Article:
Where do you see your career headed? Do you have other WIPs or projects in the pipeline you would like to mention?
Yes, I have another haiku picture book sketched out. Right now, it features more of my mother’s lovely work, but I may add some of my own to make it a mother-daughter haiku book for kids. We will see what happens on this new journey!

Please share your favourite kidlit books that have inspired you and served as mentor texts. Pick one classic and one contemporary book. What is it about them that moved you?
These are not mentor texts, and they are both classics, but two books – and the heroines in them — that had a profound influence on me growing up (and still do today) are A Tree Grows In Brooklyn and Anne of Green Gables. I explain why in this blog post: https://www.pennycandybooks.com/blog-1/losak

What is the best (one) piece of advice you would give to other writers?
Over the years, my mom’s decades-old dream to publish a kids’ book became my dream – ours. So my advice to other writers is simple: “It’s never too late to pursue a dream. You have nothing to lose – and everything to gain – by trying. Go for it!”

And a bonus Q- If you could be any flavour of ice cream, which one would you be and why?
That’s easy: Rocky Road! I’m a chocoholic, and this luscious, chock-full flavor expresses my journey to publish H Is For Haiku perfectly!

BIO

Amy Losak is a veteran New York public relations professional specializing in the healthcare industry. She was inspired to write haiku by her mother, Sydell Rosenberg. Amy’s short poems have been published in a variety of poetry anthologies, journals and sites, including: Frogpond, Modern Haiku, Akitsu Quarterly, Failed Haiku, Prune Juice, Asahi Haikuist Network, Daily Haiku, The Heron’s Nest, Blithe Spirit, Newtown Literary, and more.

The photo on the left depicts Amy Losak.

Q & A with author Vivian Kirkfield

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Hello all!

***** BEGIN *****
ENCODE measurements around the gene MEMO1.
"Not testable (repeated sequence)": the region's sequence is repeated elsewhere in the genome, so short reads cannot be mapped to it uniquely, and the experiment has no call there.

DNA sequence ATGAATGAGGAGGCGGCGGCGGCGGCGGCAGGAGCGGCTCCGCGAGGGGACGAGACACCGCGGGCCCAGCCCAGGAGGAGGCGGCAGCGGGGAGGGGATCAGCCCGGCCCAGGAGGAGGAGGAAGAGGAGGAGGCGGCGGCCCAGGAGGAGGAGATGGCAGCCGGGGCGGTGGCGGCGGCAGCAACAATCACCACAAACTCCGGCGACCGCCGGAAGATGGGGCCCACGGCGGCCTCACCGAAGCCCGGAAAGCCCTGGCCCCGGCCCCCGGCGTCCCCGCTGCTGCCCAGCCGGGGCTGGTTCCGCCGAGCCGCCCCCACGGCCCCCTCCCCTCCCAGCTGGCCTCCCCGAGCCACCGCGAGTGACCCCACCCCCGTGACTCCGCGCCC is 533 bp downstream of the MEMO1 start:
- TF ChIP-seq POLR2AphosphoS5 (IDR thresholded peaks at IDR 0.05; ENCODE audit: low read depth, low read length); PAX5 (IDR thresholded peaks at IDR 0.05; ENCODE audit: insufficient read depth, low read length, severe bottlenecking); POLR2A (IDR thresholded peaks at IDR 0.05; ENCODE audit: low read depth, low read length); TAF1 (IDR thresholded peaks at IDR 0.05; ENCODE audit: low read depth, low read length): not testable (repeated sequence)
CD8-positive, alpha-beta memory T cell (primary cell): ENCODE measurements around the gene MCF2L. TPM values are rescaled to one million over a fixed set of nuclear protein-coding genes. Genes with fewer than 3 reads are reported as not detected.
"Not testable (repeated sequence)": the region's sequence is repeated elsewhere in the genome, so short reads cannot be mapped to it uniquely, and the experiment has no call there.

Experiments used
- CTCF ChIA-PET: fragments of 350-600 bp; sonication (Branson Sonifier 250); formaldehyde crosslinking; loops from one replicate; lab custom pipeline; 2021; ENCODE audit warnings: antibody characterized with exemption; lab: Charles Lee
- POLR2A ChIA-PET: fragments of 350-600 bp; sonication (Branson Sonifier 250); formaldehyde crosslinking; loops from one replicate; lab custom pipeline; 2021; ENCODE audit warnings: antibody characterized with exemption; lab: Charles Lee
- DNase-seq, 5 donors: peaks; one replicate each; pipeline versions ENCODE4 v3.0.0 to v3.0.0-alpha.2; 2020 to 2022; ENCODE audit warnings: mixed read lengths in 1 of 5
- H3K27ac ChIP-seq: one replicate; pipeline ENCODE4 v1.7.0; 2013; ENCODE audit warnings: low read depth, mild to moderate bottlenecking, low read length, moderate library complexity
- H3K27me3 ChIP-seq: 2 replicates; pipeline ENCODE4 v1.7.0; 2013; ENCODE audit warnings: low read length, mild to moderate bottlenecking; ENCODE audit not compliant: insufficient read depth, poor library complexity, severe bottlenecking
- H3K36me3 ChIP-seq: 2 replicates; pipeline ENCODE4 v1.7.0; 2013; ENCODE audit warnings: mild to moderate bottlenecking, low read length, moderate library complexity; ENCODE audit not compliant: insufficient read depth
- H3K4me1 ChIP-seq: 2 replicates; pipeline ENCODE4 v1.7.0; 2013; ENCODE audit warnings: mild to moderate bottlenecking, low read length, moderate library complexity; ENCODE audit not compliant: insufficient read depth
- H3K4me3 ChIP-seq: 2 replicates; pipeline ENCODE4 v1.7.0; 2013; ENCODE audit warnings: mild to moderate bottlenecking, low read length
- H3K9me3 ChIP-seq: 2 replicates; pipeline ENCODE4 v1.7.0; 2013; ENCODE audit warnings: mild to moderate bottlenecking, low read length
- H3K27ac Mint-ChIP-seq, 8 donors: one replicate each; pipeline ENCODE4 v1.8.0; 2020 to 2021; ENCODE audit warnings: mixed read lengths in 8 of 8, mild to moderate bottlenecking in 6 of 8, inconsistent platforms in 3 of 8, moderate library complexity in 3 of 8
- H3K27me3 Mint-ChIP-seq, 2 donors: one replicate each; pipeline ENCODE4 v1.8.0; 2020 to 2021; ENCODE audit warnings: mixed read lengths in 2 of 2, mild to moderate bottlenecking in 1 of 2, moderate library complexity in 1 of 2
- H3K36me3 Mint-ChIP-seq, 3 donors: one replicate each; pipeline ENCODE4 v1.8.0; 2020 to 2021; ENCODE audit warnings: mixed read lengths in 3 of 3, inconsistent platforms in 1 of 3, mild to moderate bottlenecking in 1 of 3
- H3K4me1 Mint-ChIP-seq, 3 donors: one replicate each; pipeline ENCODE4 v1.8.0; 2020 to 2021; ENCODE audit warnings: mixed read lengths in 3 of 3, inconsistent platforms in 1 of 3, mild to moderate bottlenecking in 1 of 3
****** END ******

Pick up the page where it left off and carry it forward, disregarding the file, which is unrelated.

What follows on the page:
Welcome to my book blog. For this Q & A, please welcome the talented author Vivian Kirkfield. Her engaging nonfiction book SWEET DREAMS, SARAH is one of her many new releases. I was grateful she took the time out of her busy schedule to answer some of my questions.

Can you describe the journey to publication for this book?
The manuscript was written the month after I took a class in writing nonfiction. I was excited to tell the story of one of the first African American women to secure a U.S. patent…I turned to librarians to help with the research and I turned to critique buddies to help with polishing what I had written. As soon as I signed with my agent, she sent out the story to about a dozen editors…and one of them bought it. The editor asked for a few revisions/changes here and there…nothing major. Unfortunately, the illustration process took quite a long time…over three years…but that is how it happens sometimes. However, the finished product is beautiful and SWEET DREAMS, SARAH has been receiving glowing reviews!

Where did you draw the book’s inspiration?
I love to write nonfiction stories about people who have struggled, people whom history has sometimes forgotten. When I discovered that Sarah E. Goode had been a trailblazer, but that she hadn’t been properly recognized in her own time, I knew I wanted to tell her story.

Please share some of your writing process.
When I am writing nonfiction, I find a topic (watch TV or listen to people or surf the internet in order to find ideas) and then I research it. Then I decide what is the focus of the story…what do I want young kids to take away from the book. I fashion a pitch…that helps me to find the thread/heart of the story. And then I write the first line. For me, the first line is really important. It is the way into the story and sets the tone for the rest.

When did you first realize you wanted to be a writer?
I always loved writing…but never considered writing a book until my children were grown and I wrote a parent/teacher book…the book I wished I’d had when I was younger. And then I discovered a world of writers who wanted to write picture books and I realized that was what I wanted to do also…it was right after I went skydiving at the age of 64.

Where do you see your career headed? Do you have other WIPs or projects in the pipeline you would like to mention?